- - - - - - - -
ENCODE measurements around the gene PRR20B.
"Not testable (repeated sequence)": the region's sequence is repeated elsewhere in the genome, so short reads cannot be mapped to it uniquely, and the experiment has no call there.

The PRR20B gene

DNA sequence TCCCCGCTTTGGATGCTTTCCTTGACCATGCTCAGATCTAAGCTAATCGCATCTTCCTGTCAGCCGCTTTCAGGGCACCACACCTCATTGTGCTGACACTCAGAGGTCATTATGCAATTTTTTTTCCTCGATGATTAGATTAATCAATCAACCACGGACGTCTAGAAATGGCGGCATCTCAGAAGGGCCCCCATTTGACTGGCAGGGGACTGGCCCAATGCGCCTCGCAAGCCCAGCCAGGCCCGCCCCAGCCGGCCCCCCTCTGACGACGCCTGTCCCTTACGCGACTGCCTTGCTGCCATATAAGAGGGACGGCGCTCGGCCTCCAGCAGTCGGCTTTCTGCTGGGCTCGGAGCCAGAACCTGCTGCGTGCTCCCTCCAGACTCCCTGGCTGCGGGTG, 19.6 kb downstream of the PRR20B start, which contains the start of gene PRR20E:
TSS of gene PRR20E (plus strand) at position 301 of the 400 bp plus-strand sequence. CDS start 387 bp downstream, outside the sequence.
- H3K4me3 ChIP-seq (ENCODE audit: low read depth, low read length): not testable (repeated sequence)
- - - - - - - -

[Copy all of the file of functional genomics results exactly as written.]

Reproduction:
ENCODE measurements around the gene PRR20B.
"Not testable (repeated sequence)": the region's sequence is repeated elsewhere in the genome, so short reads cannot be mapped to it uniquely, and the experiment has no call there.

The PRR20B gene

DNA sequence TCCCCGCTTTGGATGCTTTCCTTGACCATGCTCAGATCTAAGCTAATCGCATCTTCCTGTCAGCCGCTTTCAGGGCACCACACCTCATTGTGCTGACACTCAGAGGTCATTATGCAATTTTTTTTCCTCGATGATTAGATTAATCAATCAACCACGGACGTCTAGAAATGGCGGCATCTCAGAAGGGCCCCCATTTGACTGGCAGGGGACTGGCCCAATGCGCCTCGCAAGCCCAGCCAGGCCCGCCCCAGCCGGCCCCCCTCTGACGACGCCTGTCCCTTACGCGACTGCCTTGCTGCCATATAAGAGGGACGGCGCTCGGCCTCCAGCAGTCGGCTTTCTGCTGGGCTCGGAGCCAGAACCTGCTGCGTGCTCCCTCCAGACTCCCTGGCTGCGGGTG, 19.6 kb downstream of the PRR20B start, which contains the start of gene PRR20E:
TSS of gene PRR20E (plus strand) at position 301 of the 400 bp plus-strand sequence. CDS start 387 bp downstream, outside the sequence.
- H3K4me3 ChIP-seq (ENCODE audit: low read depth, low read length): not testable (repeated sequence)